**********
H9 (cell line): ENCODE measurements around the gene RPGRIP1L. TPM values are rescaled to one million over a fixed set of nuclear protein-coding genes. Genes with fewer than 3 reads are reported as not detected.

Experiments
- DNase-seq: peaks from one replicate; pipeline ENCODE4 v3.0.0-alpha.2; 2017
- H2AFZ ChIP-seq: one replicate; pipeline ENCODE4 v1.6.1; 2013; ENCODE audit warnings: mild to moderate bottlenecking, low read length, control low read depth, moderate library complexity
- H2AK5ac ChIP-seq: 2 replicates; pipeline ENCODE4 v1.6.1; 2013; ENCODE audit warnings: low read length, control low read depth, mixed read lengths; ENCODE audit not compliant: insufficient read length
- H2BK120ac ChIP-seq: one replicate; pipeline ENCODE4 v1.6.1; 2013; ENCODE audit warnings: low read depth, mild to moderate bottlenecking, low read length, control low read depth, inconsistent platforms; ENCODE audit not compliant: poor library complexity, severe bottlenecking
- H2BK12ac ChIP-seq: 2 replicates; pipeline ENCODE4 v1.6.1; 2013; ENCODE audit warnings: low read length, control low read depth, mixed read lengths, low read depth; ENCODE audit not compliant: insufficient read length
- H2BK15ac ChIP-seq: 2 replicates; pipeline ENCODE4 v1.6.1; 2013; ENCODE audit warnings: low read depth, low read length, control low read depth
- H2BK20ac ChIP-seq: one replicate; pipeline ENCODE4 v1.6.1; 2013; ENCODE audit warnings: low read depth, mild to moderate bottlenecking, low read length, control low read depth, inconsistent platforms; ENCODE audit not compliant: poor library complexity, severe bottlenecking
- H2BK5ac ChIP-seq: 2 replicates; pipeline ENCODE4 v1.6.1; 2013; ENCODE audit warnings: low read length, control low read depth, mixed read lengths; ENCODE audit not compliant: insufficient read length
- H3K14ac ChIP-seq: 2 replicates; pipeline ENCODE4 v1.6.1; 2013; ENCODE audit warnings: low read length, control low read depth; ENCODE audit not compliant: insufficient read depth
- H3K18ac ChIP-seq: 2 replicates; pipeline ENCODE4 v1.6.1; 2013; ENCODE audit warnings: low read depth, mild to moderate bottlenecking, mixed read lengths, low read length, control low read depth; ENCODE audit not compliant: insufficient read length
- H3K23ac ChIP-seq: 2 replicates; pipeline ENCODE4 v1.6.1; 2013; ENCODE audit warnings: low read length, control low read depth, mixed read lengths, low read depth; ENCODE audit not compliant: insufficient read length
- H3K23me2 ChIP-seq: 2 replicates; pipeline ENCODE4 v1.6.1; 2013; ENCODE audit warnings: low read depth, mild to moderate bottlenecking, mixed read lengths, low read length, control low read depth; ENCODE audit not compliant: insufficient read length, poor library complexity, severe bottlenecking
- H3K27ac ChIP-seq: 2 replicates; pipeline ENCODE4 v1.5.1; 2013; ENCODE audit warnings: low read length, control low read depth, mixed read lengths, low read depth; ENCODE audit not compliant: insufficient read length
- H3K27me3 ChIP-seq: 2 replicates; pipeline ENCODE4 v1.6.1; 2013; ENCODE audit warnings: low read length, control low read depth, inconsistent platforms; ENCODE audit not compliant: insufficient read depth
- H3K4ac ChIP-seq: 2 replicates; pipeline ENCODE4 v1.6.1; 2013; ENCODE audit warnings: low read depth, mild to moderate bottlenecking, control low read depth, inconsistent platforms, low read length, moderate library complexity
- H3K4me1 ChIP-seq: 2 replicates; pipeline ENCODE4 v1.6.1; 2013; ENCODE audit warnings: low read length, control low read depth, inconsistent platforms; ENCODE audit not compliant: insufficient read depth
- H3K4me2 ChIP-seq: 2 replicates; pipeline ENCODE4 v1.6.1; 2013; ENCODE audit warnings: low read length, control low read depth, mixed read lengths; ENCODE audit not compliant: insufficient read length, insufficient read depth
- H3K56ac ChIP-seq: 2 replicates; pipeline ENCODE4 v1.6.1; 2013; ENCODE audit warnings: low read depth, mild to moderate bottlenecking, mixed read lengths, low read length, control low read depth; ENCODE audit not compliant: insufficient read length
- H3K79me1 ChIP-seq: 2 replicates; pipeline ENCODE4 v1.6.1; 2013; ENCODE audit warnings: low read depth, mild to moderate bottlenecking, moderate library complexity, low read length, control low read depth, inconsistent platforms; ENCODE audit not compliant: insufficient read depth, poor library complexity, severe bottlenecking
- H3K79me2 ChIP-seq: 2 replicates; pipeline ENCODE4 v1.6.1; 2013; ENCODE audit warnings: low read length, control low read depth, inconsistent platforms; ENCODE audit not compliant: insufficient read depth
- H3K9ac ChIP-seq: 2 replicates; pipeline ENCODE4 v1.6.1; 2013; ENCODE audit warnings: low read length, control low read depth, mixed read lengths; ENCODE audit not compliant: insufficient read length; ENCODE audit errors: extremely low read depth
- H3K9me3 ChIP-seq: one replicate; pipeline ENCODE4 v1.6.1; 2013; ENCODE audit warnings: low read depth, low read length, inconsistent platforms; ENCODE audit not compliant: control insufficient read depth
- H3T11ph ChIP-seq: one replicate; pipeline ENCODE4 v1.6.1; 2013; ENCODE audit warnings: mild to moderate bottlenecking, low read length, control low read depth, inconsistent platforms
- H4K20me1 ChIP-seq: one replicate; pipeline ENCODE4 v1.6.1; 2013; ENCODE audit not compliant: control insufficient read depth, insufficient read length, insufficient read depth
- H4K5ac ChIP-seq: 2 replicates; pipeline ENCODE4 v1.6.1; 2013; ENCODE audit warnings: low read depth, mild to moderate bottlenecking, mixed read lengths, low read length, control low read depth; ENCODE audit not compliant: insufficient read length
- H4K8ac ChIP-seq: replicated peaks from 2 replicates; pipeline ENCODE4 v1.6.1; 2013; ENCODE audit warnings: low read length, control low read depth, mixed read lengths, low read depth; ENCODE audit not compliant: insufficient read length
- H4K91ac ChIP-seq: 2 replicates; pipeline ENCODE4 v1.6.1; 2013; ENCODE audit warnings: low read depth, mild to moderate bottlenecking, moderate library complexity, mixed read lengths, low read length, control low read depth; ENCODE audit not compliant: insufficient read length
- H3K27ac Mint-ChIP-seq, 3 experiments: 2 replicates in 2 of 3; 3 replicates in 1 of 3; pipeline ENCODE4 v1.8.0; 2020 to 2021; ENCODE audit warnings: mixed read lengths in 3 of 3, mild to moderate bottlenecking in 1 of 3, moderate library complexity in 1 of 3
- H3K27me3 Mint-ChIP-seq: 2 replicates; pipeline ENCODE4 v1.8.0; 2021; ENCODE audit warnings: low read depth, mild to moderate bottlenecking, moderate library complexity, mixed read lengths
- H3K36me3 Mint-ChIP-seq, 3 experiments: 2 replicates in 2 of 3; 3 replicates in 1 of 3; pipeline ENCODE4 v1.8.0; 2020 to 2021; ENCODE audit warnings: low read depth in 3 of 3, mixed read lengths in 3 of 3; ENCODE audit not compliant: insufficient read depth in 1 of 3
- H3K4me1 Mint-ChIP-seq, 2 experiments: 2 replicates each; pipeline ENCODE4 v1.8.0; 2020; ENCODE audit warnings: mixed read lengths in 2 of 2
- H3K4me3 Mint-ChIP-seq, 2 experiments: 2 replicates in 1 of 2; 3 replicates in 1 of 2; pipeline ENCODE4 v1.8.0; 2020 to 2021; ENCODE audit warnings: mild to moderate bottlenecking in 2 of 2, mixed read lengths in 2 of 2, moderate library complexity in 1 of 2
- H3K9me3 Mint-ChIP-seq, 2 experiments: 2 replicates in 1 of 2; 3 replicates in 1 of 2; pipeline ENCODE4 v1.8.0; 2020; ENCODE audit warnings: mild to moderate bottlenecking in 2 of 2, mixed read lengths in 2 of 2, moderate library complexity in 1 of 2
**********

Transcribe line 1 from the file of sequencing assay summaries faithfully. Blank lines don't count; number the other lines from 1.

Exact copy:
H9 (cell line): ENCODE measurements around the gene RPGRIP1L. TPM values are rescaled to one million over a fixed set of nuclear protein-coding genes. Genes with fewer than 3 reads are reported as not detected.